I thought of my neighbors, Ken and Pat. I needed help. So I took hold of those sharp talons and carefully folded them back around the top strand of wire, got in my car and sped to the neighbors who live at the end of our driveway. They said they would drive their own car over so I sped right back to keep the owl company till they arrived. They came with elbow long leather gloves on. Wow! I had not given one thought to my safety until I found that bony ring around the wire.
Ken and Pat watched as I once more cradled the bird in my left hand and with my needle nose scissors had to push very hard just to get the tip under that pinion. Finally with about 3/4 of an in. under it, I squeezed with all my might — and it broke. But as the wing released, another white ring was revealed closer yet to the body of the bird. I hoped I wouldn’t have to cut another pinion – so I gave a try at prying it off and it came loose — the wing was free.
Ken gathered the wings carefully and turned the bird upright. We chatted a bit giving the bird time to adjust. We didn’t think it would ever fly again. Both wings looked terribly damaged. I could only imagine the owl flying, probably in the night time, somehow colliding with my fence, and then struggling valiantly. That large bird must have tumbled repeatedly between the strands of barbed wire to get so terribly enmeshed!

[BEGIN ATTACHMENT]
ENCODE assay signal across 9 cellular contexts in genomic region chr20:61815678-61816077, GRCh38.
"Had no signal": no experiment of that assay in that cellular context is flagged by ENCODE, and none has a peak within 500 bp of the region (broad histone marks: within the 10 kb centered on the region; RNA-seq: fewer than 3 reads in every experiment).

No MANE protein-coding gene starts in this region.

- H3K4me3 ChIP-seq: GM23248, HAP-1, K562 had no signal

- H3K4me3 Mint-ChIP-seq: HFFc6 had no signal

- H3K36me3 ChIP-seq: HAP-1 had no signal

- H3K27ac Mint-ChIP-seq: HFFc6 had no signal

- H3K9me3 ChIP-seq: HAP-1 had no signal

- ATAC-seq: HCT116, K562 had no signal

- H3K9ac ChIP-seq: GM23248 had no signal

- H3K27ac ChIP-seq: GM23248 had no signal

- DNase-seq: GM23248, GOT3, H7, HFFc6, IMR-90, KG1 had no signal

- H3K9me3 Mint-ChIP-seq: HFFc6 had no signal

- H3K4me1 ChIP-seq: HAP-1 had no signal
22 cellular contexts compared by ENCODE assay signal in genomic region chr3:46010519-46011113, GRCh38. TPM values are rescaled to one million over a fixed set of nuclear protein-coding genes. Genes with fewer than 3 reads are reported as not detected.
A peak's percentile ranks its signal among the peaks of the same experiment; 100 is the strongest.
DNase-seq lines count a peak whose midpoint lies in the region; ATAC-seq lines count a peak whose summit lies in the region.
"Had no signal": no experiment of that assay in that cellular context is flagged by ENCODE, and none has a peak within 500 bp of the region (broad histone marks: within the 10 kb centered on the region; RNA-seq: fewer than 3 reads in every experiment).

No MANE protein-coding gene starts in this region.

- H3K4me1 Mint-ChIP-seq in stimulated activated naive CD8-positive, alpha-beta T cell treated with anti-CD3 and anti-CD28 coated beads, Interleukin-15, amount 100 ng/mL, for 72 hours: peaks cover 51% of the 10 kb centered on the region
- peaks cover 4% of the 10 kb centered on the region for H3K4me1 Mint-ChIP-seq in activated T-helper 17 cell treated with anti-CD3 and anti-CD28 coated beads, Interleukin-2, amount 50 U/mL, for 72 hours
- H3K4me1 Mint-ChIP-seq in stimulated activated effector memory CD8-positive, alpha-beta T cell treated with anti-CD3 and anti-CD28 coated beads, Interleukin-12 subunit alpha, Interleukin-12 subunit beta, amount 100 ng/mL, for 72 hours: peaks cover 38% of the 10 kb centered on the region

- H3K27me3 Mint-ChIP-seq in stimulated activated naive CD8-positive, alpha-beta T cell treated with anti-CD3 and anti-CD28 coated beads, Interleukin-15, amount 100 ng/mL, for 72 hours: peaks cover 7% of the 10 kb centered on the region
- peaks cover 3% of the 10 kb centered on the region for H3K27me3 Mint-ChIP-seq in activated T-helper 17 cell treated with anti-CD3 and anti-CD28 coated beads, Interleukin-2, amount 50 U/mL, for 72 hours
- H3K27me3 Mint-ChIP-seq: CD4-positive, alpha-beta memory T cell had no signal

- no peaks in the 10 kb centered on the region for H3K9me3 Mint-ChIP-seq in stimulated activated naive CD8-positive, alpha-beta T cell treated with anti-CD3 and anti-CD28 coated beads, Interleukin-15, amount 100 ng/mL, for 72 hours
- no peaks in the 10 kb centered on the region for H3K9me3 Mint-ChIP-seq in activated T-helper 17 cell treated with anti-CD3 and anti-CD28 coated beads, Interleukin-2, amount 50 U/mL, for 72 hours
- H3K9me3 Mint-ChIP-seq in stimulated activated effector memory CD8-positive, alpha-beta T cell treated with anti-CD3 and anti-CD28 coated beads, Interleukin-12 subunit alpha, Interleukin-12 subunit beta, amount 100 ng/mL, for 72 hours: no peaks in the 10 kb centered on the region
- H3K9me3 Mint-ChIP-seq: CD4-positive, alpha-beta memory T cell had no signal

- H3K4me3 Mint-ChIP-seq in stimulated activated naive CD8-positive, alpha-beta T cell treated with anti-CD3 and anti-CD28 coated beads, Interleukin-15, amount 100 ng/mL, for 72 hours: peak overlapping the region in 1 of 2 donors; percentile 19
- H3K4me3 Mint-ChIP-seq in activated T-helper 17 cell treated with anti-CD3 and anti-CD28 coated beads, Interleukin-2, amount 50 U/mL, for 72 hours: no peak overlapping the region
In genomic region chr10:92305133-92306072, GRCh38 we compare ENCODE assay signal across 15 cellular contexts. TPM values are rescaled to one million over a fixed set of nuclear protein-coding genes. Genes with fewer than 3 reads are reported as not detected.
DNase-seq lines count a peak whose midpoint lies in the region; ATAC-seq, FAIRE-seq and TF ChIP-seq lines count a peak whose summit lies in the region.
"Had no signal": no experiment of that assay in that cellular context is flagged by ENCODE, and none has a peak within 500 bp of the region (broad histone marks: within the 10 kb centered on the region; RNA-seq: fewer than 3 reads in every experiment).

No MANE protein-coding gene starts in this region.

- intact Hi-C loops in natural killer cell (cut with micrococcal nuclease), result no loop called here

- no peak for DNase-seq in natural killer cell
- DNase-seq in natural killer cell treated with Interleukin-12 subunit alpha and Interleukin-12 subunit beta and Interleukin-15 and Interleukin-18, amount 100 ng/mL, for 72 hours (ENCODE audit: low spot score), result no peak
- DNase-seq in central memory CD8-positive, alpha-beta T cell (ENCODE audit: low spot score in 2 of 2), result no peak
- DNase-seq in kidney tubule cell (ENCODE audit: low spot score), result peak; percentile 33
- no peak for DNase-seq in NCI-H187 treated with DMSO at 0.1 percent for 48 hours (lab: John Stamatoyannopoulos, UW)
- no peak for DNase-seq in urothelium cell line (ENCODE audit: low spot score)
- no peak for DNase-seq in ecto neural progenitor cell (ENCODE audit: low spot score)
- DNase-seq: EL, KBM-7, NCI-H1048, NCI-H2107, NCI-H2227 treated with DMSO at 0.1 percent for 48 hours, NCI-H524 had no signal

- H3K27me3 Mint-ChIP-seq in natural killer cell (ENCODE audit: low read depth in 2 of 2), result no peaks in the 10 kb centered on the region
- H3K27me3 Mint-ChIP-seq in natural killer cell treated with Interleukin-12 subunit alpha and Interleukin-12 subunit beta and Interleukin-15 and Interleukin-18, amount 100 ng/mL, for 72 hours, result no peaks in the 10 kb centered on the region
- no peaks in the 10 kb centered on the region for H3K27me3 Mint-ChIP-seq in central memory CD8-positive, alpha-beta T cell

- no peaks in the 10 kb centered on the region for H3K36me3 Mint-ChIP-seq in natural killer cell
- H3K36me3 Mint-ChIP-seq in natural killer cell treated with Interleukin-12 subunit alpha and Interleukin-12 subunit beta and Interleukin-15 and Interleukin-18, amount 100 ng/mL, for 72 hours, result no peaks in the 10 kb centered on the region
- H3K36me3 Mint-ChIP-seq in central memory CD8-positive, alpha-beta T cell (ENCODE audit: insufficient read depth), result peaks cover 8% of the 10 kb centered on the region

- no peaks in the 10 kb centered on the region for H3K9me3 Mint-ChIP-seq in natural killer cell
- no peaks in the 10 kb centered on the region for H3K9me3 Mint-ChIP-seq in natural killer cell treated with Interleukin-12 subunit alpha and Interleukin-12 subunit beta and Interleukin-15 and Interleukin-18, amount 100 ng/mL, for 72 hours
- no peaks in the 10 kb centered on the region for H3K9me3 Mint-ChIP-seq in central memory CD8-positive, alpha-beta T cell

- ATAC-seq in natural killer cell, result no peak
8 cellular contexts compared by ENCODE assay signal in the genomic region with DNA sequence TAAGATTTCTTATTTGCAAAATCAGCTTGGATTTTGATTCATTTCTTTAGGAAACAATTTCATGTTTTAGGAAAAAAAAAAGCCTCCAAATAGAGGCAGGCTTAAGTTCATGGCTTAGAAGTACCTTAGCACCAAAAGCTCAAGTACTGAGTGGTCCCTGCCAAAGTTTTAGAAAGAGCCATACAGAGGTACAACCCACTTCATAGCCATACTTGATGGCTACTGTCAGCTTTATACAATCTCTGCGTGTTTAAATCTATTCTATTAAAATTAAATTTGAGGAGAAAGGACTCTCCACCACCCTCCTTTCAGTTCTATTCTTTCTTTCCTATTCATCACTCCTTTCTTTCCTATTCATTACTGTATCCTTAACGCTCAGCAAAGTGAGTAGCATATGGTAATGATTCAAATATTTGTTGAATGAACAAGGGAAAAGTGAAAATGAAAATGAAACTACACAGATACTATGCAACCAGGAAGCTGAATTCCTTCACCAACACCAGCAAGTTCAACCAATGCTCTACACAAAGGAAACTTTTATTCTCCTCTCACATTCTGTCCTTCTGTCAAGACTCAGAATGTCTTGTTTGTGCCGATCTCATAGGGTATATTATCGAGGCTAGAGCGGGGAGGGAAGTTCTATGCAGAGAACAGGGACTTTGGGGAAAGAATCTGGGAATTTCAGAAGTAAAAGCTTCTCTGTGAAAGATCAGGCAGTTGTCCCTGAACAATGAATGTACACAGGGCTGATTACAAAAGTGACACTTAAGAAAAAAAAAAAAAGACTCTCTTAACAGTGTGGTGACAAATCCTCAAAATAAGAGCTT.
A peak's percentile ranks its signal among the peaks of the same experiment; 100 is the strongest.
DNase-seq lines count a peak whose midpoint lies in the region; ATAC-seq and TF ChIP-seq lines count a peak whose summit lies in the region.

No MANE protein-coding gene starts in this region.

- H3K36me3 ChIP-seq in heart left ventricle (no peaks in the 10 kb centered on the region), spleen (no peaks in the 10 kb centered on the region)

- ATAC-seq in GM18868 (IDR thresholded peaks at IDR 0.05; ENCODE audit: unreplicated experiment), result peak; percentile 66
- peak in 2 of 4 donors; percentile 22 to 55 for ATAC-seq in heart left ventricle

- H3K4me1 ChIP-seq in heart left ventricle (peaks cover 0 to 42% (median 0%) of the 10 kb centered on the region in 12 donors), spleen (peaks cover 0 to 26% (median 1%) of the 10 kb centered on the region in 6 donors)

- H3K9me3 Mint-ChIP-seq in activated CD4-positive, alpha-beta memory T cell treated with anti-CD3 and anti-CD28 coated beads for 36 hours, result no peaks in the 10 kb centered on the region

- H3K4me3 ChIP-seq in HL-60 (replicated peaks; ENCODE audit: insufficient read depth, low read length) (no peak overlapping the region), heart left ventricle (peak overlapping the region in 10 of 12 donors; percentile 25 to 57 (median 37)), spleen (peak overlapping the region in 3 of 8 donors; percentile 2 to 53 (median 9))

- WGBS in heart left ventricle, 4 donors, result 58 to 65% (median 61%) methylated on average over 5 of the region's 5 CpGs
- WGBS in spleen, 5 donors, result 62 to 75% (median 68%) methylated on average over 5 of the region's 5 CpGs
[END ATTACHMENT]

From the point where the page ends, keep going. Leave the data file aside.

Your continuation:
Since it was Sunday the wild life preserve was probably closed, so since the bird might not live through the night, perhaps the merciful thing to do would be to kill it. I suggested shooting it, but Ken preferred a sharp knife to cut off it’s head (his southern drawl drew out the words) at which Pat’s eyes got big as saucers. But then Ken decided to put the owl down in the grass, about 30 ft. away from our row of cedar trees which run along the fence, and see what it would do. The owl sat there momentarily and then tested her wings. Those shaggy, moth-eaten wings, flapped unevenly at first her talons not moving from their spot on the grass, but then she flew low and loopy, looking like a 747 with too much baggage on board (about a 4 ft. wing span!). Surprisingly, she lifted herself up far enough to perch on a limb in one of the cedar trees where she looked at us with those big beautiful eyes from about 8 ft. above the ground.
Two hours later when I took a break from my work inside the house and went to check on the owl, she was nowhere to be seen. So then my prayer was for her full recovery. Later that day it dawned on me that most of us are like that owl. We’re caught in the barbed wire of bad habits, unruly thoughts … And we ALL need saving. And sometimes God gives us the joy of sharing His saving power with others. What a privilege that is!
When our children grew up here on the “Langarosa,” one of our favorite activities on Sabbath was to go for a walk and look for a visual aid (an ant lion, a flower, the shed skin from a snake etc.) and share what they learned about God from their “find” for sundown worship. It’s kind of sad that they all grew up, and left this rich and wonderful “nature nugget” place. But our grandchildren visit from time to time. They will hear the story of the bird of prey who made not one move to strike me. She appeared to WANT to be saved. …So many lessons we can learn from “God’s Other Book.”